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Amazon still in the news

22 April 2013

Amazon was one of the major talking-points at last week's London Book Fair. Earlier in the month the internet retailer had bought the book recommendation site Goodreads. Apple had been discussing with Goodreads the possibility of integrating its content into the iBookstore, when suddenly things went quiet, then Amazon's purchase of Goodreads was announced. Amazon is also rumoured to be preparing its own phone, which would bring a direct challenge to Apple's iPhone.

But Amazon has been doing plenty of other things to irritate and alarm people in the book trade. Its practice of sourcing books not from the publisher in that territory but via a wholesaler in another country means a lower export royalty for authors but also potentially clouds the issue of territorial rights.

It is widely thought that Amazon want to have in their possession all the publisher files for ebook and POD so that they can become the supplier and cut out the publisher. Certainly they are gaining ground rapidly and in the UK 95% of new ebook users in 2012 bought from Amazon's Kindle. There has been a rapid fall in the number of print books sold but even there Amazon did well, with 9.2% more print books being bought by ebook purchasers who had gone to Amazon first for that.

Tim Godfray, Chief Executive of the UK Booksellers Association, said at an event at the Fair: 'My contention is that Amazon has got so big that they are not competing, but destroying the competition.' There has been a lot of adverse publicity about Amazon's use of Luxembourg as their European headquarters, a status which allows them to charge just 3% tax on purchases vs. much higher rates had they been based elsewhere in the EC, including the UK. There's also a feeling that they are encouraging customers to 'showroom' - to browse in bricks-and-mortar bookstores but shop online.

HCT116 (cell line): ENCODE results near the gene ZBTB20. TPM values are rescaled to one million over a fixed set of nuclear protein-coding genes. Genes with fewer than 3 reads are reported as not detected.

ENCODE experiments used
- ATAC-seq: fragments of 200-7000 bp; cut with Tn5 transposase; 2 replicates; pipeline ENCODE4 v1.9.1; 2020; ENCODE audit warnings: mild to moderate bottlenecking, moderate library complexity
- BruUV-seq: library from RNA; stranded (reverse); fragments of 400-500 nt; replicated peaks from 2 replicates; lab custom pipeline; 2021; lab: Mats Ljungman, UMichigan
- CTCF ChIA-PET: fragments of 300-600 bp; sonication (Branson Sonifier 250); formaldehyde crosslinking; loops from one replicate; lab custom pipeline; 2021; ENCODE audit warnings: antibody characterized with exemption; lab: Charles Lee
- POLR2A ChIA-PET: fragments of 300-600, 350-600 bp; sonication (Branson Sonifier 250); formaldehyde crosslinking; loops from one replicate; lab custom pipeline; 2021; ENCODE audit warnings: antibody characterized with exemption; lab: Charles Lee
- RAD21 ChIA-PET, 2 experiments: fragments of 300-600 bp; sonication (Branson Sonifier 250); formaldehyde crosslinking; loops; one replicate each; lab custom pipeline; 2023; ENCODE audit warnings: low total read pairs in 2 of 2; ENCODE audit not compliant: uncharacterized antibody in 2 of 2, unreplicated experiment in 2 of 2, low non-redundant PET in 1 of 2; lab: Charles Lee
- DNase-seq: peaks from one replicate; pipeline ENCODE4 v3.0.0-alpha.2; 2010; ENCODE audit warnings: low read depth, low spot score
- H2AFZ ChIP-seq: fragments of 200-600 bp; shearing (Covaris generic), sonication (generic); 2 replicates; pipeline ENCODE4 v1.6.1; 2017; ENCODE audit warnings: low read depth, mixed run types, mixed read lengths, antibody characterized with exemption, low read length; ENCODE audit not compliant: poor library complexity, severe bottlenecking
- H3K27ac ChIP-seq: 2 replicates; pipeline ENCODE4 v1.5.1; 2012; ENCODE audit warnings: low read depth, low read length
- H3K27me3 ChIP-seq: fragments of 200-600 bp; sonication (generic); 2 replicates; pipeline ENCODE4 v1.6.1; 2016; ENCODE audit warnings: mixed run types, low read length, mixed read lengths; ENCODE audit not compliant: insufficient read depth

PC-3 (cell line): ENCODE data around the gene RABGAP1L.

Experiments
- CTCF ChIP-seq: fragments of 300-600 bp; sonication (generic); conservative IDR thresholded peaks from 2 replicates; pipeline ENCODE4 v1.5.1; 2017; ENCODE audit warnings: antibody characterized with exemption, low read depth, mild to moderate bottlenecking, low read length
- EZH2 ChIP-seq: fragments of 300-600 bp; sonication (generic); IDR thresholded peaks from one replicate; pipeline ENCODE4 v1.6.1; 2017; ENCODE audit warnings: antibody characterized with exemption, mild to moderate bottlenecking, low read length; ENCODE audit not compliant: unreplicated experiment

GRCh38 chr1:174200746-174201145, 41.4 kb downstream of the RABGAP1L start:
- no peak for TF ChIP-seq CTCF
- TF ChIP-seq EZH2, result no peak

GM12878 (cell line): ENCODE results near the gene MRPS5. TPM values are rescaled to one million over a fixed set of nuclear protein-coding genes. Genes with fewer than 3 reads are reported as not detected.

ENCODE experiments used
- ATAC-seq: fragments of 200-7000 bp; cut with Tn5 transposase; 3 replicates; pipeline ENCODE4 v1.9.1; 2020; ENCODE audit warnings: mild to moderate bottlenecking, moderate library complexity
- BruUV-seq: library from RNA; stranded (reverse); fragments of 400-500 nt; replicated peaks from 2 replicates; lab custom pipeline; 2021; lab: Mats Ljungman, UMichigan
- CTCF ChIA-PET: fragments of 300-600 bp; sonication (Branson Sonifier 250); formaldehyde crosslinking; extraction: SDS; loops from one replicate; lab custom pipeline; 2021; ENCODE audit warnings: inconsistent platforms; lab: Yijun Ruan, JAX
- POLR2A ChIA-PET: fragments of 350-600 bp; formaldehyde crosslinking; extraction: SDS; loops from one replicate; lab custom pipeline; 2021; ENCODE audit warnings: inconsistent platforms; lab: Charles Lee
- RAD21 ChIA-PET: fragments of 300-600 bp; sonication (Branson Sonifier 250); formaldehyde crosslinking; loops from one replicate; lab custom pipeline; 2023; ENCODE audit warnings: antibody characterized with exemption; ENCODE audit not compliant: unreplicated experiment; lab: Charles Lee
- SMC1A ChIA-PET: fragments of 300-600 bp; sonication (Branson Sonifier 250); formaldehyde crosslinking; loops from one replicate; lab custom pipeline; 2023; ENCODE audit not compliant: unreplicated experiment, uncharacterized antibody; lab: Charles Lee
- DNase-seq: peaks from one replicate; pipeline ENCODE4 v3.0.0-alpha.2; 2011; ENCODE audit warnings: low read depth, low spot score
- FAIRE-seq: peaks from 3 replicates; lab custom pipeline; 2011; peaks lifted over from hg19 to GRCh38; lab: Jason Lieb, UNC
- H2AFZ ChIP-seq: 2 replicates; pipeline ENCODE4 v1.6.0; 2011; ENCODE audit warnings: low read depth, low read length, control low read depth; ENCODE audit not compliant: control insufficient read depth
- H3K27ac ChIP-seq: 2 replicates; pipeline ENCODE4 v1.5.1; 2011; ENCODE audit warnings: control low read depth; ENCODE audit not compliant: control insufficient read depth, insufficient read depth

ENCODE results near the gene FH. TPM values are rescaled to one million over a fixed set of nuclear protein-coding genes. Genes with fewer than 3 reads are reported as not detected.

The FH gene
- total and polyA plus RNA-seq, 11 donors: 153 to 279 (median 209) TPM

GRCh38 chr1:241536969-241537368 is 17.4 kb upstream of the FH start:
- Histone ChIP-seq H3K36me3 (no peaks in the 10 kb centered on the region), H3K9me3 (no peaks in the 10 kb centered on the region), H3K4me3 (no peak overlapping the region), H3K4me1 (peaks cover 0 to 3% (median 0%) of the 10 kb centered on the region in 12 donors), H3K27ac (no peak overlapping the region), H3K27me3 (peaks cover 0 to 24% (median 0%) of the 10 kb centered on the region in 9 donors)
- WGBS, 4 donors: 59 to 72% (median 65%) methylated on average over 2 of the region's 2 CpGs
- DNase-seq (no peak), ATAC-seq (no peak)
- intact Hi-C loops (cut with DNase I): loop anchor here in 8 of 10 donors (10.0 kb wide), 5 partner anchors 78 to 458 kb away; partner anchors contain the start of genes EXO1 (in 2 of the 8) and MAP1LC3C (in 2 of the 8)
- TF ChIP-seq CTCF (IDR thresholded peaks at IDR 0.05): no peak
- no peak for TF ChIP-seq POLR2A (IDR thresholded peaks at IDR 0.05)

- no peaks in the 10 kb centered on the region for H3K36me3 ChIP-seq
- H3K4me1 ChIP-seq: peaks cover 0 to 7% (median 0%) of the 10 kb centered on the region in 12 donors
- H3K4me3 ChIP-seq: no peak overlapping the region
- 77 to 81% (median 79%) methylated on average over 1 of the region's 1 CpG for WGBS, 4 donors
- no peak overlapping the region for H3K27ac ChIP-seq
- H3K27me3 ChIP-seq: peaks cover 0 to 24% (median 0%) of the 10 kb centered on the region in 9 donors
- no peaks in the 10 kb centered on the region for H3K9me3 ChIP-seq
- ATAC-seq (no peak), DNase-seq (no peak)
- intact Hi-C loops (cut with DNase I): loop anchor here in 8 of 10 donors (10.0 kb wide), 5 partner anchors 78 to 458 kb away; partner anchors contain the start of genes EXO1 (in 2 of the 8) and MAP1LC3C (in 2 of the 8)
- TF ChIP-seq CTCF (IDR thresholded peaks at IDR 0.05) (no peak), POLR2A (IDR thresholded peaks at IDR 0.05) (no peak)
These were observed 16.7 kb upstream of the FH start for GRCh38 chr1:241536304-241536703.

Jeff Bezos's 's recent letter to shareholders said: 'Our energy at Amazon comes from the desire to impress customers rather than the zeal to best competitors... We don't take a view on which of these approaches is more likely to maximize business success. There are pros and cons to both and many examples of highly successful competitor-focused companies. We do work to pay attention to competitors and be inspired by them, but it is a fact that the customer-centric way is at this point a defining element of our culture.'

Most competition to Amazon has been bought up by the online retailer, not just Goodreads but also The Book Depository and many others in non-book areas. Amazon is fast approaching a monopoly position where it will dominate the international book trade, cutting out not just the retail competition but also possibly the publishers. But there may just be a ray of light. The Japanese online retailer Kobo has 20% of the global book market, with a strategy relying on developing long-term relationships and exclusive deals. But are they too late to compete with Amazon? Only time will tell.